An alternative view of Earth’s beginnings

Friday, 19 December 2014: 2:55 PM
Anne M Hofmeister and Robert E Criss, Washington University in St Louis, St. Louis, MO, United States
Earth’s current compositional structure and thermal state are linked to the conditions of its formation and differentiation, which can be deduced from physical principles and thermodynamics. The fundamental, shared rotational characteristics of the Solar System, e.g. the circular, co-planar orbits and upright axial spins, clearly record conditions of origin, yet are not explained by disk models. Current planetary spin and orbital rotational energies (R.E.) each nearly equal gravitational self-potential of formation (Ug), revealing mechanical energy conservation. We derive -ΔUg =Δ.R.E. from thermodynamics. Our conservative 3-d model, which allows for different behaviors of gas and dust, explains key Solar System characteristics (spin, orbits, gas giant compositions) and second-order features (dwarf planets, comet mineralogy, satellite system sizes). Gravitational heating during accretion, core formation and differentiation is insignificant because Ug is negative. Most heat production is due to internal radioactivity, and to a lesser extent by surficial impact heating. Core formation produces order and rotational energy associated with differential rotation, not internal heat.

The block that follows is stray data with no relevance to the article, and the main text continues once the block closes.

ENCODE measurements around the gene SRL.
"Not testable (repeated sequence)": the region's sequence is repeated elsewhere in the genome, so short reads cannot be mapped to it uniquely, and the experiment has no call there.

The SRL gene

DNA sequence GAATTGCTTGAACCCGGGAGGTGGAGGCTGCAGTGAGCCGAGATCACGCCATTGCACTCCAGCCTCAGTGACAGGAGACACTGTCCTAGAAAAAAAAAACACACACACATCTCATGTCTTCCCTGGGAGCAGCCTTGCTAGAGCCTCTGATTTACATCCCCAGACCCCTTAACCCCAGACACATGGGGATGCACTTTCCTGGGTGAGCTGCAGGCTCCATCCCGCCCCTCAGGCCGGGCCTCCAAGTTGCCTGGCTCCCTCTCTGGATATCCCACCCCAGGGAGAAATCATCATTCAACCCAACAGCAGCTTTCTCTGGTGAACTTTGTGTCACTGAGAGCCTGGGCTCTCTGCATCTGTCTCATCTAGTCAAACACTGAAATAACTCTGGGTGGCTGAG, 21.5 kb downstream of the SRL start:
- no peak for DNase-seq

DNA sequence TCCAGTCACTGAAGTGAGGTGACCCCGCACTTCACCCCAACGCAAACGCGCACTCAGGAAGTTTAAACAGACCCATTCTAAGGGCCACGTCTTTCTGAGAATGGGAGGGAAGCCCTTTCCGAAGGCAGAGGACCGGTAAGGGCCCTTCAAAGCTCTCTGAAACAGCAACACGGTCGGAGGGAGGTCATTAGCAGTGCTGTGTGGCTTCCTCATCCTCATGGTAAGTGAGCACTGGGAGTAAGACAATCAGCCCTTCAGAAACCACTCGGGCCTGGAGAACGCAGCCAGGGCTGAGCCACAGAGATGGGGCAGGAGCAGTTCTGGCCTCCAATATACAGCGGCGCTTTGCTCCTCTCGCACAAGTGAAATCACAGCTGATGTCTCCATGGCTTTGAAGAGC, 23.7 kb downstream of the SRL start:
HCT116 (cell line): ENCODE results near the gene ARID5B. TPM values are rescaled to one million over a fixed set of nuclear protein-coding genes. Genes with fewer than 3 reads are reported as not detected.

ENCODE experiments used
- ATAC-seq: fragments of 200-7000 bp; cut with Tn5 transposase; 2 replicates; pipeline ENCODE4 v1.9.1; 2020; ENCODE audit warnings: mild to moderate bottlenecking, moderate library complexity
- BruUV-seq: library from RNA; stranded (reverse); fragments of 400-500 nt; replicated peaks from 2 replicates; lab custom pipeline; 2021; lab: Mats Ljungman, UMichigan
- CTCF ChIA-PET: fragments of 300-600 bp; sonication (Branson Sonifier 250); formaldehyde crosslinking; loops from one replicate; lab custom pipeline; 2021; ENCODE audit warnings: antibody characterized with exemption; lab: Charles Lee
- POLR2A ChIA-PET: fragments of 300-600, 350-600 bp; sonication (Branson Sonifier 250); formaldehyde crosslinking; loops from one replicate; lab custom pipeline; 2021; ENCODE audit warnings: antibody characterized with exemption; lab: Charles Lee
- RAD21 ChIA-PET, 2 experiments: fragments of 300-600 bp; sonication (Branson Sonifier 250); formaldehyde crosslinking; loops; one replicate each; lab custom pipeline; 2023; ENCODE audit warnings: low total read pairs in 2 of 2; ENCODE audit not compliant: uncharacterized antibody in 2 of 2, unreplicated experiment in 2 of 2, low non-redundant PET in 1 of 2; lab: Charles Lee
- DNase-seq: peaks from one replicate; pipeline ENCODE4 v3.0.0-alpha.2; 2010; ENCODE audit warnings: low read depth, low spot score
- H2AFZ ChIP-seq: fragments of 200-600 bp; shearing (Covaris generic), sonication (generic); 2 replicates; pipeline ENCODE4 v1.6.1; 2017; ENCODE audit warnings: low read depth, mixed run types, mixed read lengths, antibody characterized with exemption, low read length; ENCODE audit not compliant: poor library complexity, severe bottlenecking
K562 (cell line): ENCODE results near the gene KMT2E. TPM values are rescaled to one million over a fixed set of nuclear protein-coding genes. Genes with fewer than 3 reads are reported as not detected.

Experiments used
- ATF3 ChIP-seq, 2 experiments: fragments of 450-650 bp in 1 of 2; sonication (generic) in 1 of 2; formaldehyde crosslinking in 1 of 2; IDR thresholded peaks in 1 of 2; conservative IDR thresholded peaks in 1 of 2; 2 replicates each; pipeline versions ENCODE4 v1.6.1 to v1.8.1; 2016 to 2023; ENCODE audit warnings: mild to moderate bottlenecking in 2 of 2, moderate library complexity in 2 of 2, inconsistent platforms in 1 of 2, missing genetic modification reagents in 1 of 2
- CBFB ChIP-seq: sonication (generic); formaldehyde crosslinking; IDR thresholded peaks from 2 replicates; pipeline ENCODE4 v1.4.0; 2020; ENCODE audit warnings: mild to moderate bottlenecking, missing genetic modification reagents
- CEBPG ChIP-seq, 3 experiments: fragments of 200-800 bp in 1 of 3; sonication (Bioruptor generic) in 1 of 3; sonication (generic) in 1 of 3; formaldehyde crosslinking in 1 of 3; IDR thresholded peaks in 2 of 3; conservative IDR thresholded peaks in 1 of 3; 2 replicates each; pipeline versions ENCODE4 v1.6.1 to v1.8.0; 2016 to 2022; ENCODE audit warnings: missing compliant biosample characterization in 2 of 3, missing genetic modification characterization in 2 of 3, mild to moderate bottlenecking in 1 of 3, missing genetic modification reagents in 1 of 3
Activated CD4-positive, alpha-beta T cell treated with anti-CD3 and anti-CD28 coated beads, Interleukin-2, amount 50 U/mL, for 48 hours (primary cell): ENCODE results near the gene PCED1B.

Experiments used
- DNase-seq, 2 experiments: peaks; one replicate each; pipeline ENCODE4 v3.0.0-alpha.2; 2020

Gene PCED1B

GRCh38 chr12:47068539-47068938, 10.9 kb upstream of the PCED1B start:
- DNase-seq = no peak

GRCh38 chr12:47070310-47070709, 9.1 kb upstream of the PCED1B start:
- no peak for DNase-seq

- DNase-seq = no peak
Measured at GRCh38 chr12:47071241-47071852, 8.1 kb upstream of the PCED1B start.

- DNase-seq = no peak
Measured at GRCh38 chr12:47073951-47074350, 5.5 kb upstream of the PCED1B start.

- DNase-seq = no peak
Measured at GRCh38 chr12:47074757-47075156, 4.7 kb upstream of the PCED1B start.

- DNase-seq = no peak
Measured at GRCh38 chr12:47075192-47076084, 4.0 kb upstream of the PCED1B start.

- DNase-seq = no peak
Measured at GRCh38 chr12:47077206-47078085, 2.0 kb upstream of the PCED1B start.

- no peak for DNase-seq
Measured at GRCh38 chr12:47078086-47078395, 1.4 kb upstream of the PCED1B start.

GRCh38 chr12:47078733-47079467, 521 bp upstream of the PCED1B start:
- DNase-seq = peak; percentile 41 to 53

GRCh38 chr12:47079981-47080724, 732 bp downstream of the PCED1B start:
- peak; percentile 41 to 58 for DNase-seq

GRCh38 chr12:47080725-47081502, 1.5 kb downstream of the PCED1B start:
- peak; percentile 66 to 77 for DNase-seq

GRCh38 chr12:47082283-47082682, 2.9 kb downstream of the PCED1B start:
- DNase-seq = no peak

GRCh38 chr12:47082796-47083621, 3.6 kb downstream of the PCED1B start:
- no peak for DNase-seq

Earth’s beginning involved cooling via explosive outgassing of substantial ice (mainly CO) that was accreted with dust. High carbon content is inconsistent with present models yet is clearly expected from Solar abundances and ice in comets, and this profoundly affected compositional zonation. Reaction of CO with metal provided a carbide-rich core while converting MgSiO3 to olivine via oxidizing reactions. Differentiation and formation of the core and lower mantle greatly cooled the Earth, as outgassing occurred, magmas rose, and radioactive elements were segregated upwards. Reference conductive geotherms, calculated using accurate and new thermal diffusivity data, require that heat-producing elements are sequestered above 670 km; this condition limits convection to the upper mantle. Coupling our estimate for heat producing elements with meteorite data indicates that Earth’s oxide content has been greatly underestimated. Density sorting segregated a Si-rich, peridotitic upper mantle from a refractory, oxide lower mantle with high Ca, Al and Ti contents, consistent with diamond inclusion mineralogy.